Blood rushed to my head, from shame, and I stepped toward her as quickly as I could.
"Give it to me, mother."
But it was too late. The light in her face had died. The smile on her lips had vanished.
As I drank the coffee, I said to myself:
"Tonight I shall speak tenderly to her and make up for what I have done."
In the evening I could not speak to her kindly, nor the next day.
Three or four months later a strange woman brought a cup of coffee to my room. Suddenly I felt a sting in my heart. I wanted to cry out from pain. I shivered, my whole being trembling in stark agony.—For a man's heart is a just judge; a man's heart does not concern itself with paragraphs in statute books or trifles.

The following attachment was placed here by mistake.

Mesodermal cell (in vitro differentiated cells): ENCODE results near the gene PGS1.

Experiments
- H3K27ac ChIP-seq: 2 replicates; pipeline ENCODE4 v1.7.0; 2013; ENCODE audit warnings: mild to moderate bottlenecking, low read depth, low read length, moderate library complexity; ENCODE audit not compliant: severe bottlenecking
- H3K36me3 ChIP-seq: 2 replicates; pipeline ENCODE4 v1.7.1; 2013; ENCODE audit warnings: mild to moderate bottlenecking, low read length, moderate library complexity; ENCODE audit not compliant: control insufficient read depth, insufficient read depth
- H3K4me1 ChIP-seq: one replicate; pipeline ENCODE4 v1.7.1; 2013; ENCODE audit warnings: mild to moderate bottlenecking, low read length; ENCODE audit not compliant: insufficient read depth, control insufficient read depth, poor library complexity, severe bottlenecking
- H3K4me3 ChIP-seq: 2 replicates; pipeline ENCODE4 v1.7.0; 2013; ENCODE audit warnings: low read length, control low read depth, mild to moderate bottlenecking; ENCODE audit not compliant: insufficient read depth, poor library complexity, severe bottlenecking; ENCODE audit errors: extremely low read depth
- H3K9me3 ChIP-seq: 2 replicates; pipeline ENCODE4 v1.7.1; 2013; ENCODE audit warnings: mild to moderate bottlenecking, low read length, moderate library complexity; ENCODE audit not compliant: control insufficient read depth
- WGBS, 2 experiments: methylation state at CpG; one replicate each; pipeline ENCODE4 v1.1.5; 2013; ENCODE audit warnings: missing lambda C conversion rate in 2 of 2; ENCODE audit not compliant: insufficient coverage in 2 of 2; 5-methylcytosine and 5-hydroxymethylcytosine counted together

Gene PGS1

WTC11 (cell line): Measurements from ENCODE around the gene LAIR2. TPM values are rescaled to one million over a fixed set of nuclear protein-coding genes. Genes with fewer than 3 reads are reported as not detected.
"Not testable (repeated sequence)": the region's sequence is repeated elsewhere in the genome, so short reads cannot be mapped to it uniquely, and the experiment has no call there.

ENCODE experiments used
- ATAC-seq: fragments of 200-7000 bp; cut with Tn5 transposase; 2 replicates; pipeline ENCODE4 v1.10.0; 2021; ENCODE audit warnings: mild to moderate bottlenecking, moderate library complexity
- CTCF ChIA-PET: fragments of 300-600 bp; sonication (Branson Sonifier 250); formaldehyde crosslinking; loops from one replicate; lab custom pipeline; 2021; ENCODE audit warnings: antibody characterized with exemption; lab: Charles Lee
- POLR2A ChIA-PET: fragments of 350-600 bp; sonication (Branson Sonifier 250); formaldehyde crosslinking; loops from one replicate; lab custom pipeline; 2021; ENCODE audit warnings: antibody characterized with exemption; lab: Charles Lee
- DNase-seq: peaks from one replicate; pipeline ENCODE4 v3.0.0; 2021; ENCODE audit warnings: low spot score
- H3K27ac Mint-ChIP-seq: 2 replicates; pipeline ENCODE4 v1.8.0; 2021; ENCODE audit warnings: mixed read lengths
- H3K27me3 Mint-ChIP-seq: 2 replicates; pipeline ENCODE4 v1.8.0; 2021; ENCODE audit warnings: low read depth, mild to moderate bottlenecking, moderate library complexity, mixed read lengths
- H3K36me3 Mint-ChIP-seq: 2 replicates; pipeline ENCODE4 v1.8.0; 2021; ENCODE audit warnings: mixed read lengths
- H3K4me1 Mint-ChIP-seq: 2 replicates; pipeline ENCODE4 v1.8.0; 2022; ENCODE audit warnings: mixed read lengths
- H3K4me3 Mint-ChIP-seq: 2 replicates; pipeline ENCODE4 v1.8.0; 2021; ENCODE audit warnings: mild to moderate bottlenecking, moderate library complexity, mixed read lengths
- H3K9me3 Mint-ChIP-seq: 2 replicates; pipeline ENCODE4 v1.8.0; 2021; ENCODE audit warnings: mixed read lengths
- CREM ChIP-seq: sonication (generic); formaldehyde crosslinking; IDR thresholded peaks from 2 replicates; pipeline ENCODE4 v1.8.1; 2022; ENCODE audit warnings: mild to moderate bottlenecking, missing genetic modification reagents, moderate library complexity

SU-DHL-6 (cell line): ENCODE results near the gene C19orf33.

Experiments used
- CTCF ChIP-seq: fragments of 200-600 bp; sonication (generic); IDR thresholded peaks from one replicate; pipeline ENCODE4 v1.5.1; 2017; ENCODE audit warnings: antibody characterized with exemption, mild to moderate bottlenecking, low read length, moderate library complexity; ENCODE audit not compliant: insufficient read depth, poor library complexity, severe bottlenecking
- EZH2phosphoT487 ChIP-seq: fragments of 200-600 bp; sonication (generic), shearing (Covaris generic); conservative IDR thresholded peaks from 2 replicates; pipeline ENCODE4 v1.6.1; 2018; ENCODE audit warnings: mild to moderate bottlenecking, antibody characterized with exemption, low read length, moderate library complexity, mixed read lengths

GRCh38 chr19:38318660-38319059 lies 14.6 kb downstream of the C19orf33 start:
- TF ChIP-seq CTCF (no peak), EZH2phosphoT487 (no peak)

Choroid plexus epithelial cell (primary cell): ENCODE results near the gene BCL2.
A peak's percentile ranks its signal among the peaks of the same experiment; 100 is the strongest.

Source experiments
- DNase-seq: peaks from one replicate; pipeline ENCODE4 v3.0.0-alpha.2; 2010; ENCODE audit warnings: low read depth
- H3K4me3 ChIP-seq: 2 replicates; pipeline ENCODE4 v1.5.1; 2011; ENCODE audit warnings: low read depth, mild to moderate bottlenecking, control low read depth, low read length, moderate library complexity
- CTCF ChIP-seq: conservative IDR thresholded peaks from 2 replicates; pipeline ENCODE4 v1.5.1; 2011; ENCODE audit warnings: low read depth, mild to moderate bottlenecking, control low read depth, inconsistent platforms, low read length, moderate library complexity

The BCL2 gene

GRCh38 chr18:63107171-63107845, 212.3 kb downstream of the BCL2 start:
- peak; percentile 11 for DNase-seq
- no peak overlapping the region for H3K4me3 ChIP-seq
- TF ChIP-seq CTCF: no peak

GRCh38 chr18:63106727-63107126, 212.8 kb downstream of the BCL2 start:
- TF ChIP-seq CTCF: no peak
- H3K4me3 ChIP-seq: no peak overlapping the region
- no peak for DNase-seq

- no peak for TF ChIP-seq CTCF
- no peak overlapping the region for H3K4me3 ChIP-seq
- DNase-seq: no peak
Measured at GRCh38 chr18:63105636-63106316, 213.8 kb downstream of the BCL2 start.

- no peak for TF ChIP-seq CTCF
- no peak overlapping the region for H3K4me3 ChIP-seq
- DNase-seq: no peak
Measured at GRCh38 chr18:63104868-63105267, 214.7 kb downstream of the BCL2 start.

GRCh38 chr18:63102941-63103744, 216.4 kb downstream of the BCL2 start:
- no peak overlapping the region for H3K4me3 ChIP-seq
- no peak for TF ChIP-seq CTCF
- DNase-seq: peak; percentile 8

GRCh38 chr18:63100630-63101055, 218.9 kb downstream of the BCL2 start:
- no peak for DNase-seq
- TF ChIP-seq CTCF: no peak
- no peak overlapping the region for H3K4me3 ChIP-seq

Deep in the Hills of Life there is a fount
Whence living water flow, with bubbles bright
That rise up from the stream and slowly mount,
Drifting zigzag and passing out of sight.
Pilgrims oft come, thirsting, to this fair stream;
But ere they drink, the bubbles meet their view,
Rising, floating, with dancing, magic gleam,
Until each pilgrim, glad, starts to pursue.
Thro' brambles, thickets, woodland, far-off
To precipice, pit-fall, or slimy bog
Each chases his own bubble, spite of pain,
To see it burst at last, or pass in fog.
Meanwhile the waters flow, sparkling and cool,
Life to contented fish in yonder pool.